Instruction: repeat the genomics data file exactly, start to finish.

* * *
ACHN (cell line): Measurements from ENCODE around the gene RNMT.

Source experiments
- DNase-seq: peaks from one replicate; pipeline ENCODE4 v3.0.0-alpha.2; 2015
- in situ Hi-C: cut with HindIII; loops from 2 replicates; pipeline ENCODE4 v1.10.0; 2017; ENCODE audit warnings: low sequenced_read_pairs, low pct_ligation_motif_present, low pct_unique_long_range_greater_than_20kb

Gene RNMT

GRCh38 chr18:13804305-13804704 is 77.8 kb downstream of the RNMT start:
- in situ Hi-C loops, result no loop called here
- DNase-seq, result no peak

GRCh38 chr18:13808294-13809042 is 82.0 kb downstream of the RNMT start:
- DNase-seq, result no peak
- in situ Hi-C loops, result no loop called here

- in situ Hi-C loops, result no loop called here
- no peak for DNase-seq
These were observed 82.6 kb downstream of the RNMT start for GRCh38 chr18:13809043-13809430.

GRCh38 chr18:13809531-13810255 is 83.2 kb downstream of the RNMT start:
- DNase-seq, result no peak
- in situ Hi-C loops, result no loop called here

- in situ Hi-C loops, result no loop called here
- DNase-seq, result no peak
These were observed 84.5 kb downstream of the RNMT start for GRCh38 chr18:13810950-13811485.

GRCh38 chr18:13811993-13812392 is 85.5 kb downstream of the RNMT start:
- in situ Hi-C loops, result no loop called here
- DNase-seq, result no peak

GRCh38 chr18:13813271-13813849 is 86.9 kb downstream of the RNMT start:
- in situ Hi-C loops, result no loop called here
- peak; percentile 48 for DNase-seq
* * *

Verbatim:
ACHN (cell line): Measurements from ENCODE around the gene RNMT.

Source experiments
- DNase-seq: peaks from one replicate; pipeline ENCODE4 v3.0.0-alpha.2; 2015
- in situ Hi-C: cut with HindIII; loops from 2 replicates; pipeline ENCODE4 v1.10.0; 2017; ENCODE audit warnings: low sequenced_read_pairs, low pct_ligation_motif_present, low pct_unique_long_range_greater_than_20kb

Gene RNMT

GRCh38 chr18:13804305-13804704 is 77.8 kb downstream of the RNMT start:
- in situ Hi-C loops, result no loop called here
- DNase-seq, result no peak

GRCh38 chr18:13808294-13809042 is 82.0 kb downstream of the RNMT start:
- DNase-seq, result no peak
- in situ Hi-C loops, result no loop called here

- in situ Hi-C loops, result no loop called here
- no peak for DNase-seq
These were observed 82.6 kb downstream of the RNMT start for GRCh38 chr18:13809043-13809430.

GRCh38 chr18:13809531-13810255 is 83.2 kb downstream of the RNMT start:
- DNase-seq, result no peak
- in situ Hi-C loops, result no loop called here

- in situ Hi-C loops, result no loop called here
- DNase-seq, result no peak
These were observed 84.5 kb downstream of the RNMT start for GRCh38 chr18:13810950-13811485.

GRCh38 chr18:13811993-13812392 is 85.5 kb downstream of the RNMT start:
- in situ Hi-C loops, result no loop called here
- DNase-seq, result no peak

GRCh38 chr18:13813271-13813849 is 86.9 kb downstream of the RNMT start:
- in situ Hi-C loops, result no loop called here
- peak; percentile 48 for DNase-seq